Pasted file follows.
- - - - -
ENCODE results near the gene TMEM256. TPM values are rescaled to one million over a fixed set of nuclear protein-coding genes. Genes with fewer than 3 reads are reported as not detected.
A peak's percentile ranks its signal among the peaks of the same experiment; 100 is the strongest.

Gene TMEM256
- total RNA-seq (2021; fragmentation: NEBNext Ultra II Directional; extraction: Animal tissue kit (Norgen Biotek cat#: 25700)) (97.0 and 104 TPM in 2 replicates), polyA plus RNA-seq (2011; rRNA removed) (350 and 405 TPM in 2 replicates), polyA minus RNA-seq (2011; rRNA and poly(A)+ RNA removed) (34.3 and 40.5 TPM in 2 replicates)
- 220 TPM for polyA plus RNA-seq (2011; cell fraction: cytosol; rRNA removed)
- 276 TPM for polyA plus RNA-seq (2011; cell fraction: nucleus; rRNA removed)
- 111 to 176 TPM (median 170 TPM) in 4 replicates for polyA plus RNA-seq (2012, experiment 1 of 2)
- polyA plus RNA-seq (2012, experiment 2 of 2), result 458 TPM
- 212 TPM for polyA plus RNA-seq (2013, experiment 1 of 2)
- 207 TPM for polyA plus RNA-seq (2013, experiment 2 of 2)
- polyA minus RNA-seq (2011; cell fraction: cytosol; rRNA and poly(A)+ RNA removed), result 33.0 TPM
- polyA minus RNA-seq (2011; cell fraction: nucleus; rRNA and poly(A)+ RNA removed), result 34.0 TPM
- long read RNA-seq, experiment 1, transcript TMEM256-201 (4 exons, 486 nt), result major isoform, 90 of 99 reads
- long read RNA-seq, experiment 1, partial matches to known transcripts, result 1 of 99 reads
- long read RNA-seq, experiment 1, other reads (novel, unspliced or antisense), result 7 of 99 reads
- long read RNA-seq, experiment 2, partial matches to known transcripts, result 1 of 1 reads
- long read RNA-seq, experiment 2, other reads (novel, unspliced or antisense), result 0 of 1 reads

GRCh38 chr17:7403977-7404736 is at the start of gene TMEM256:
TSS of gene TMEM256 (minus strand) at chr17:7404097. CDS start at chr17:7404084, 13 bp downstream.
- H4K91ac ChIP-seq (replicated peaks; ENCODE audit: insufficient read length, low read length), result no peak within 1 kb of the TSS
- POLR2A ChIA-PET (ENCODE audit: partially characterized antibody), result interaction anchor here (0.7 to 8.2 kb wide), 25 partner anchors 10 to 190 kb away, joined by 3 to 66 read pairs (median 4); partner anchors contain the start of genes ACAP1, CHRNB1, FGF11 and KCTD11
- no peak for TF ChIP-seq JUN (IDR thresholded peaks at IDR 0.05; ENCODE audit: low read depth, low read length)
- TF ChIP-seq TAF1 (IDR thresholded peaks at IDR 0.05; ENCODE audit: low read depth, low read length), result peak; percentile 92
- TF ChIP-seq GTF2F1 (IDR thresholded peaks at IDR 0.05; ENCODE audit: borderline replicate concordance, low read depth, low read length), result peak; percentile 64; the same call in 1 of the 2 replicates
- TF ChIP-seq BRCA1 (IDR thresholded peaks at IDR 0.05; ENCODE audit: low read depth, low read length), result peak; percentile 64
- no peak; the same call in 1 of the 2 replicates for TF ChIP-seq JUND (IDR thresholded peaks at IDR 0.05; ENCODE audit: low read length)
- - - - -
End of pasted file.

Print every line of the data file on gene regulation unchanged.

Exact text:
ENCODE results near the gene TMEM256. TPM values are rescaled to one million over a fixed set of nuclear protein-coding genes. Genes with fewer than 3 reads are reported as not detected.
A peak's percentile ranks its signal among the peaks of the same experiment; 100 is the strongest.

Gene TMEM256
- total RNA-seq (2021; fragmentation: NEBNext Ultra II Directional; extraction: Animal tissue kit (Norgen Biotek cat#: 25700)) (97.0 and 104 TPM in 2 replicates), polyA plus RNA-seq (2011; rRNA removed) (350 and 405 TPM in 2 replicates), polyA minus RNA-seq (2011; rRNA and poly(A)+ RNA removed) (34.3 and 40.5 TPM in 2 replicates)
- 220 TPM for polyA plus RNA-seq (2011; cell fraction: cytosol; rRNA removed)
- 276 TPM for polyA plus RNA-seq (2011; cell fraction: nucleus; rRNA removed)
- 111 to 176 TPM (median 170 TPM) in 4 replicates for polyA plus RNA-seq (2012, experiment 1 of 2)
- polyA plus RNA-seq (2012, experiment 2 of 2), result 458 TPM
- 212 TPM for polyA plus RNA-seq (2013, experiment 1 of 2)
- 207 TPM for polyA plus RNA-seq (2013, experiment 2 of 2)
- polyA minus RNA-seq (2011; cell fraction: cytosol; rRNA and poly(A)+ RNA removed), result 33.0 TPM
- polyA minus RNA-seq (2011; cell fraction: nucleus; rRNA and poly(A)+ RNA removed), result 34.0 TPM
- long read RNA-seq, experiment 1, transcript TMEM256-201 (4 exons, 486 nt), result major isoform, 90 of 99 reads
- long read RNA-seq, experiment 1, partial matches to known transcripts, result 1 of 99 reads
- long read RNA-seq, experiment 1, other reads (novel, unspliced or antisense), result 7 of 99 reads
- long read RNA-seq, experiment 2, partial matches to known transcripts, result 1 of 1 reads
- long read RNA-seq, experiment 2, other reads (novel, unspliced or antisense), result 0 of 1 reads

GRCh38 chr17:7403977-7404736 is at the start of gene TMEM256:
TSS of gene TMEM256 (minus strand) at chr17:7404097. CDS start at chr17:7404084, 13 bp downstream.
- H4K91ac ChIP-seq (replicated peaks; ENCODE audit: insufficient read length, low read length), result no peak within 1 kb of the TSS
- POLR2A ChIA-PET (ENCODE audit: partially characterized antibody), result interaction anchor here (0.7 to 8.2 kb wide), 25 partner anchors 10 to 190 kb away, joined by 3 to 66 read pairs (median 4); partner anchors contain the start of genes ACAP1, CHRNB1, FGF11 and KCTD11
- no peak for TF ChIP-seq JUN (IDR thresholded peaks at IDR 0.05; ENCODE audit: low read depth, low read length)
- TF ChIP-seq TAF1 (IDR thresholded peaks at IDR 0.05; ENCODE audit: low read depth, low read length), result peak; percentile 92
- TF ChIP-seq GTF2F1 (IDR thresholded peaks at IDR 0.05; ENCODE audit: borderline replicate concordance, low read depth, low read length), result peak; percentile 64; the same call in 1 of the 2 replicates
- TF ChIP-seq BRCA1 (IDR thresholded peaks at IDR 0.05; ENCODE audit: low read depth, low read length), result peak; percentile 64
- no peak; the same call in 1 of the 2 replicates for TF ChIP-seq JUND (IDR thresholded peaks at IDR 0.05; ENCODE audit: low read length)